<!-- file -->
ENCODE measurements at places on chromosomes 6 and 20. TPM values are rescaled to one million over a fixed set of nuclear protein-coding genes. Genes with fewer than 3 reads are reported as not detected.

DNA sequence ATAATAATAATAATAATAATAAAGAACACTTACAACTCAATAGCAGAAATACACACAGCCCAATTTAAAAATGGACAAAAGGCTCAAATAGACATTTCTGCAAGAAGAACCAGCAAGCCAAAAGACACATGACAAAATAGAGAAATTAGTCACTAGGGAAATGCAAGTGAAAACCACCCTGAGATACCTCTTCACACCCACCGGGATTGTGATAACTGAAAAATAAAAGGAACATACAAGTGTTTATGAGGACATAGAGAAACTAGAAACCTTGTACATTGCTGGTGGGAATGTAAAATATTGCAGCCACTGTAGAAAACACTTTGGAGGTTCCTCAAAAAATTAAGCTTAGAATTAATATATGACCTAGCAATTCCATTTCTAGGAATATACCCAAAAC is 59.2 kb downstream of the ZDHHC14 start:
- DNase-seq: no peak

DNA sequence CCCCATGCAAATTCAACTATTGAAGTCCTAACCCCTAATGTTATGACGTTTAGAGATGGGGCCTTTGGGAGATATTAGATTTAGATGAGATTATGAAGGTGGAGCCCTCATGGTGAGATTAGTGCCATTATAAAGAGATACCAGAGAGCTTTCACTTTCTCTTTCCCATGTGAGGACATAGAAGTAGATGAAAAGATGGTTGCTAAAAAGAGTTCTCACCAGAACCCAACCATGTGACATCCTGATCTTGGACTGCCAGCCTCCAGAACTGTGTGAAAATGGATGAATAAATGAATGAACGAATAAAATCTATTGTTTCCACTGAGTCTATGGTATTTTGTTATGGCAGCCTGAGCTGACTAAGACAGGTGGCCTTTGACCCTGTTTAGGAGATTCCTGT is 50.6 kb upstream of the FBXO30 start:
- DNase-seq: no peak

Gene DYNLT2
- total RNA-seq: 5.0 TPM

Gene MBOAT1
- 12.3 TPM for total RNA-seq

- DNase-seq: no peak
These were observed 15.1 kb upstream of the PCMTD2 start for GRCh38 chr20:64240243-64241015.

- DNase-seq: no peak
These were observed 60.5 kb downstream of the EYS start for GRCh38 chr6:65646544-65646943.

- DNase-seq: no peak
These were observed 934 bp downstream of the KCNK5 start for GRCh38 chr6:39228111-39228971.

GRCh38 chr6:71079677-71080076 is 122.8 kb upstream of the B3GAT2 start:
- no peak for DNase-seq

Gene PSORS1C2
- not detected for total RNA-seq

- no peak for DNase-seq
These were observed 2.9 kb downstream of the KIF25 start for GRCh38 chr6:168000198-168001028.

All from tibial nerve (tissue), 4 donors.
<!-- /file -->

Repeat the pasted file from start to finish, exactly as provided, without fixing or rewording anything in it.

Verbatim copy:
ENCODE measurements at places on chromosomes 6 and 20. TPM values are rescaled to one million over a fixed set of nuclear protein-coding genes. Genes with fewer than 3 reads are reported as not detected.

DNA sequence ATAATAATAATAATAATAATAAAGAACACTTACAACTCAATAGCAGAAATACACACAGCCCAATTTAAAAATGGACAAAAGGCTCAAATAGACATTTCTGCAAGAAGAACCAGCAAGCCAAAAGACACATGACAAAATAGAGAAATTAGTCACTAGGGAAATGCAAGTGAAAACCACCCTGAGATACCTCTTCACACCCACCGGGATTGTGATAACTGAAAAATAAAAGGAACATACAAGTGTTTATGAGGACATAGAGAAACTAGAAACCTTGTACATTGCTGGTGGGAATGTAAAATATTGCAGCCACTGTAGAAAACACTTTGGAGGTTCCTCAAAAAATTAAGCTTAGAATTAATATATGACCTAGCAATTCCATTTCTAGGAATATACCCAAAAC is 59.2 kb downstream of the ZDHHC14 start:
- DNase-seq: no peak

DNA sequence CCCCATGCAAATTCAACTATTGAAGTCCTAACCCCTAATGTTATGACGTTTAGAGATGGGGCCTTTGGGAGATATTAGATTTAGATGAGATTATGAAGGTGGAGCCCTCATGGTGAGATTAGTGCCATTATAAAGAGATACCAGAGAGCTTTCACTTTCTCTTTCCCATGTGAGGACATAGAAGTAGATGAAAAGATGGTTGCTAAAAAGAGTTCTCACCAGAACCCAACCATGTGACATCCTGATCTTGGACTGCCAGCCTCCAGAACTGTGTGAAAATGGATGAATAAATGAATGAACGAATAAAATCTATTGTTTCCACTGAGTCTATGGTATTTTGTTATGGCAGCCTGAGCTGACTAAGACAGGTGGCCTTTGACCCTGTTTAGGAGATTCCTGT is 50.6 kb upstream of the FBXO30 start:
- DNase-seq: no peak

Gene DYNLT2
- total RNA-seq: 5.0 TPM

Gene MBOAT1
- 12.3 TPM for total RNA-seq

- DNase-seq: no peak
These were observed 15.1 kb upstream of the PCMTD2 start for GRCh38 chr20:64240243-64241015.

- DNase-seq: no peak
These were observed 60.5 kb downstream of the EYS start for GRCh38 chr6:65646544-65646943.

- DNase-seq: no peak
These were observed 934 bp downstream of the KCNK5 start for GRCh38 chr6:39228111-39228971.

GRCh38 chr6:71079677-71080076 is 122.8 kb upstream of the B3GAT2 start:
- no peak for DNase-seq

Gene PSORS1C2
- not detected for total RNA-seq

- no peak for DNase-seq
These were observed 2.9 kb downstream of the KIF25 start for GRCh38 chr6:168000198-168001028.

All from tibial nerve (tissue), 4 donors.